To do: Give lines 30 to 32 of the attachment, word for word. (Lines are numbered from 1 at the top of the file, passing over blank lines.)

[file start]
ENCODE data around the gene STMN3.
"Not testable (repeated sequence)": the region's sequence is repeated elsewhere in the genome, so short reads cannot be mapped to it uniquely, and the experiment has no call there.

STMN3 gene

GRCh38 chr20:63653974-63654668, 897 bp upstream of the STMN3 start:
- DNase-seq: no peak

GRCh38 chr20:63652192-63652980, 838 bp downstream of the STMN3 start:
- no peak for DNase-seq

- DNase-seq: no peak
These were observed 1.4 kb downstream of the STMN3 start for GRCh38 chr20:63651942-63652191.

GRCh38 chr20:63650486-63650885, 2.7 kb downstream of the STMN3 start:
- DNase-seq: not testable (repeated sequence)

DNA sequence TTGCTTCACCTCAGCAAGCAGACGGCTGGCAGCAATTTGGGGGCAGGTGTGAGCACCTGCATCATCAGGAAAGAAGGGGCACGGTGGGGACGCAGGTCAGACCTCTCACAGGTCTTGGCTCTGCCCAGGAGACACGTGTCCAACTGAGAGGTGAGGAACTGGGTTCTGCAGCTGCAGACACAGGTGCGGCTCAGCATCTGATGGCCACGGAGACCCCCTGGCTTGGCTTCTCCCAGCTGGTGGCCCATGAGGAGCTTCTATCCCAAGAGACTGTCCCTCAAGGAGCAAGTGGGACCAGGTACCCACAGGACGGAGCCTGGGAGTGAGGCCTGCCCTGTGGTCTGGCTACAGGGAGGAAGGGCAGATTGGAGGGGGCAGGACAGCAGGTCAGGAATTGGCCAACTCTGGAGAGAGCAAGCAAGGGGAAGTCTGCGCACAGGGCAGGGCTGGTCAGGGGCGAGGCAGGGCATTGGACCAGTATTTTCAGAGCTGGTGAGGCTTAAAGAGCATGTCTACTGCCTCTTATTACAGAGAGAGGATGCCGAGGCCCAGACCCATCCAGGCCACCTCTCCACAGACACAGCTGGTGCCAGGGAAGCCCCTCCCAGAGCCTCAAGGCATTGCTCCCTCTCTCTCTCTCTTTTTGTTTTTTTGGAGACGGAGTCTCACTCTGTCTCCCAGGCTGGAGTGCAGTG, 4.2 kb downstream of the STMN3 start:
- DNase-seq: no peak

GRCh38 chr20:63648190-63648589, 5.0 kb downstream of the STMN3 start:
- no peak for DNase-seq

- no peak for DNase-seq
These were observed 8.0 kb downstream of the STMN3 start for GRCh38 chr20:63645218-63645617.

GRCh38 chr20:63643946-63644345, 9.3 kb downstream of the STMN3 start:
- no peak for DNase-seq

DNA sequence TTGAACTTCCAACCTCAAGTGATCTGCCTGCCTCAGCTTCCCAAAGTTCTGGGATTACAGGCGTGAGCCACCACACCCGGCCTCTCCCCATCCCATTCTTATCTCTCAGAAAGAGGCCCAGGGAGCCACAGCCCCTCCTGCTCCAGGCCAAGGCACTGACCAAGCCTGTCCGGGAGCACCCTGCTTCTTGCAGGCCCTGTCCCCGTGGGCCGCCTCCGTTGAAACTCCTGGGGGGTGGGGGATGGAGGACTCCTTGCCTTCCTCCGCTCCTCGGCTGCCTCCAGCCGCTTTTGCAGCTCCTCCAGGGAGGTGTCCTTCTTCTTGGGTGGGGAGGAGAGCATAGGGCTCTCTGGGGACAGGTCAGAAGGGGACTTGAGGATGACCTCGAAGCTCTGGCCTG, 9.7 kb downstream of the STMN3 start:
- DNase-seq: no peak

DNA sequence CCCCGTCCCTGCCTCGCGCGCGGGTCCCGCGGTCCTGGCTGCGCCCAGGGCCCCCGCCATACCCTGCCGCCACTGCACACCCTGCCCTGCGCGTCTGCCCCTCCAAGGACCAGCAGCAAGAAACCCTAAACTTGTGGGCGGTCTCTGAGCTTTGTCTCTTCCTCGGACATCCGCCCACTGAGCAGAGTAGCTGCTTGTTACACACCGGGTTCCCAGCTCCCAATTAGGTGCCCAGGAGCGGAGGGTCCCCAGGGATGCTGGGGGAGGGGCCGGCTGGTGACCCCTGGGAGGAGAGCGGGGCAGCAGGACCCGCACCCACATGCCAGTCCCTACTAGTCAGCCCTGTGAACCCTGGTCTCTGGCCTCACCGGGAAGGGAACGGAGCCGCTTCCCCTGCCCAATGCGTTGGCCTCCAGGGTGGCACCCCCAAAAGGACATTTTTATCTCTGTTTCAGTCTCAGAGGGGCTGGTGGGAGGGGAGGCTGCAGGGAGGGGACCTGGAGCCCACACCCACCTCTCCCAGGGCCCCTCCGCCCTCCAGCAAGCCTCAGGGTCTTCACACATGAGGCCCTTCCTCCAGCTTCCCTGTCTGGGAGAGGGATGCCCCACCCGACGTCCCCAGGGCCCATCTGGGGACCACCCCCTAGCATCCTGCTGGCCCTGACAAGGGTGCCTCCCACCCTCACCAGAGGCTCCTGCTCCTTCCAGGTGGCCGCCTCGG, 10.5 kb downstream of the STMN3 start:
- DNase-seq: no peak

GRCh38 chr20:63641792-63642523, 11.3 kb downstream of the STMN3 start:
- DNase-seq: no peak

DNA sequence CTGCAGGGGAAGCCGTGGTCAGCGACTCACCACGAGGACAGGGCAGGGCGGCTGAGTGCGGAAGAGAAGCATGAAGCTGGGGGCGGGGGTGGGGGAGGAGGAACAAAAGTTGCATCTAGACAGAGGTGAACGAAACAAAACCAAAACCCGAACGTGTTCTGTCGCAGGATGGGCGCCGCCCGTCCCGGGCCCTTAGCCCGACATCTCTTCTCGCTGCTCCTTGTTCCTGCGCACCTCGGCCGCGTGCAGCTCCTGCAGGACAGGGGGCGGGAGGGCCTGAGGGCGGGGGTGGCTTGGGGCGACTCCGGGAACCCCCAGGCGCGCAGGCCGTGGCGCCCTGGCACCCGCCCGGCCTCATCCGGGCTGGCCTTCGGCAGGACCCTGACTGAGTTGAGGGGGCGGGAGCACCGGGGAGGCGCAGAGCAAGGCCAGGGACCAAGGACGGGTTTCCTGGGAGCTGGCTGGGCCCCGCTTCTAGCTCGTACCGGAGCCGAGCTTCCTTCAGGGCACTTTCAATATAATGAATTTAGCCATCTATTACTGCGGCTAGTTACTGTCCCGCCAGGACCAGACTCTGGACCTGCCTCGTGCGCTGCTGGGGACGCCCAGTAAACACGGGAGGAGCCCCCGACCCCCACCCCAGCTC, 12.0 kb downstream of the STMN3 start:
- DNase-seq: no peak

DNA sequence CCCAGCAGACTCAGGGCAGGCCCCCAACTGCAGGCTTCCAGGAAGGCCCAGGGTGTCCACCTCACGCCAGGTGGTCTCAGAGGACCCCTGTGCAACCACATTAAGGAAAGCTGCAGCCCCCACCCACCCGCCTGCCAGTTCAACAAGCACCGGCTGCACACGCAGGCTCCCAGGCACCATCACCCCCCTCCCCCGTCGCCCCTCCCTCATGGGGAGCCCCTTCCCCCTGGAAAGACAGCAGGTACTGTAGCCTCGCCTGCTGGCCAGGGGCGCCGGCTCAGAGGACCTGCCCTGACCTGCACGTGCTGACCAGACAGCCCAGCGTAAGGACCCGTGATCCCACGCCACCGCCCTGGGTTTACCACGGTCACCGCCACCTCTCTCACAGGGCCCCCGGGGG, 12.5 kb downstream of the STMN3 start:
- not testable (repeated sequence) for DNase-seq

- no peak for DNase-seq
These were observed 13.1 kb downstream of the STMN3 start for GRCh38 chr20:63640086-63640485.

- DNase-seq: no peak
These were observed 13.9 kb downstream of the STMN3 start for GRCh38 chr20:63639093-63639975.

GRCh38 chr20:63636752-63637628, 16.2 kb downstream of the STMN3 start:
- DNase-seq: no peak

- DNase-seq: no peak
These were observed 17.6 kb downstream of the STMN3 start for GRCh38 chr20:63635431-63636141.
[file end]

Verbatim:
- no peak for DNase-seq
These were observed 13.1 kb downstream of the STMN3 start for GRCh38 chr20:63640086-63640485.

- DNase-seq: no peak